When it rains, it pours, and when it rains on your roof, all that water has to go somewhere. Your gutters ensure that the runoff doesn’t just fall off the edge of your roof and end up seeping into your home’s foundation, but where does your runoff go? If you have gutters and drainpipes but haven’t taken adequate consideration for what happens to the runoff, you could inadvertently be contributing to erosion or defeating the purpose of getting the water to flow away from your home’s foundation.

Runoff causes erosion. What do you do with the runoff from your roof? Here are some options from our gutter installation company in Syracuse.

Do nothing (not recommended)

Have you ever looked at the ground below a roof that doesn’t have gutters? The rain pours off the edge of the roof and the drips fall straight down to the ground, creating a line where everything gets bombarded, destroying the landscaping and grass beneath the drip line and reducing everything to dirt. This, in turn, results in splashback that stains the side of your home. Doing nothing is also a recipe for unfortunate results when the grading of the ground of your house doesn’t succeed in diverting water away from the foundation.

Capture the runoff

Rainwater recapture solutions are growing in popularity. Left untreated, this is non-potable water (which means you shouldn’t drink it), but it can be used for outdoor uses such as watering your plants. However, more and more people are turning to rainwater collection and filtration systems that make it possible to use your rainwater for everyday use, even drinking. This can be a fun pursuit and a way to be environmentally friendly at the same time. Rainwater is soft water that plants love and usually has the right pH to maintain healthy soil.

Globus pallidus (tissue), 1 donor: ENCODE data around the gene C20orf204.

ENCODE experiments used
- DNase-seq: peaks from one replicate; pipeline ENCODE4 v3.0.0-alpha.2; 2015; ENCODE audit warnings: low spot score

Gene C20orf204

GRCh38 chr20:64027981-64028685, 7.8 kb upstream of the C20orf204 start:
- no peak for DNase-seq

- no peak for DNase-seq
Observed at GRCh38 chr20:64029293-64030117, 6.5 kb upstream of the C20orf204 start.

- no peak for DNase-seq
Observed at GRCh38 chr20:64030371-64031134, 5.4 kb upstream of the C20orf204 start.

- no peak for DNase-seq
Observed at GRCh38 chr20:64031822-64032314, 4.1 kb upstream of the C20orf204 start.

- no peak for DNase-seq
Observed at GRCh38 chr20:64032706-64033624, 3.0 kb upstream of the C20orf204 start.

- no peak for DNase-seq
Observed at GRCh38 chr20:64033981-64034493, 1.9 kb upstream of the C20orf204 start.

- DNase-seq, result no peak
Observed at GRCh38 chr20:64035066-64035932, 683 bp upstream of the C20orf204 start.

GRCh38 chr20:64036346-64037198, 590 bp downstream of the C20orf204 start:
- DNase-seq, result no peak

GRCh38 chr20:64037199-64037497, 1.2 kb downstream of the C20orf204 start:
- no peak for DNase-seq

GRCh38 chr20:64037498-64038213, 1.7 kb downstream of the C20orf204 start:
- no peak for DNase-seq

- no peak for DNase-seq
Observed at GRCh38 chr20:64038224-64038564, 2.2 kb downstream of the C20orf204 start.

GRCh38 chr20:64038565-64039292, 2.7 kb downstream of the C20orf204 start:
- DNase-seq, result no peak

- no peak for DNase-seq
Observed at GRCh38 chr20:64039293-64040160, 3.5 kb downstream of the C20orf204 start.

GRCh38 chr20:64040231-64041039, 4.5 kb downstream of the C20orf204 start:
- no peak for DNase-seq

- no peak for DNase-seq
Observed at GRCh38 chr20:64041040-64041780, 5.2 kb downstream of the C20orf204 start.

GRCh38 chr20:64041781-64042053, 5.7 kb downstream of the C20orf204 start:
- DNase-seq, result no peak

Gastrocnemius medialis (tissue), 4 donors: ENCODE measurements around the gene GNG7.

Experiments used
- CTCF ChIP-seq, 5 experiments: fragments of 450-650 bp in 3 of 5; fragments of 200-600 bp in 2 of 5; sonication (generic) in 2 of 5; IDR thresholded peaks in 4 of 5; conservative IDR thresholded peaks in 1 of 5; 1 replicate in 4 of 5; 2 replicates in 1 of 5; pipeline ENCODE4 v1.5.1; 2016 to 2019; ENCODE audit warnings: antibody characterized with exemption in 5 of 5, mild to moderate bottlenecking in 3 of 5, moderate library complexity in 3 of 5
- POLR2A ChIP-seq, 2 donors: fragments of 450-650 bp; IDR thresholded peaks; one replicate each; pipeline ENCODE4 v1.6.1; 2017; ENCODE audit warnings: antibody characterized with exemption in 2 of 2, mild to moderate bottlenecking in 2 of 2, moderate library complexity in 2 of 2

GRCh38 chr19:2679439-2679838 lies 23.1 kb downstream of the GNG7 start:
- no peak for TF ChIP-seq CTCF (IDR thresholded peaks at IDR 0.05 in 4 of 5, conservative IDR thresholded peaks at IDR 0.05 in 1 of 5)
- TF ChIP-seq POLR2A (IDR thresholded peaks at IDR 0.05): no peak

Redirect the runoff

Just having a 12-inch section of gutter piping pointing away from your house may not be enough to redirect your runoff appropriately. While downspout extensions can help, it’s important to evaluate the amount of runoff, the slope or grade of the ground on your property, and the available drainage of your land in order to make sure that the rainwater your gutters divert off your roof doesn’t cause an erosion problem. Here are some common ways to redirect the runoff from your gutter drains.

  • Swales: A swale is kind of like a mini-culvert. It’s a wide shallow ditch that may be lined with grass or stones, and it helps water to flow toward a suitable outlet.
  • French Drains: A French drain is an underground water drainage device. Most landscaping companies can install them for you, and with a bit of work, you can even do it yourself.
  • Catch Basins: This is a box with a grate on top that sits directly below your downspout. Water enters the catch basin, flows through a tube, and exits at an appropriate location.
  • Splash Blocks and Downspout Extensions: For small amounts of runoff, these solutions may be perfectly adequate.
  • The Iron Horse Gutter Works drainage system: We can install a ditch and drain system for you that will divert water to the appropriate area of your property.

Please note that in Syracuse, you’re not allowed to direct your gutter runoff into the sewer.

We hope this article has been helpful to you. For gutter installation and maintenance in Syracuse, contact Iron Horse Gutter Works today.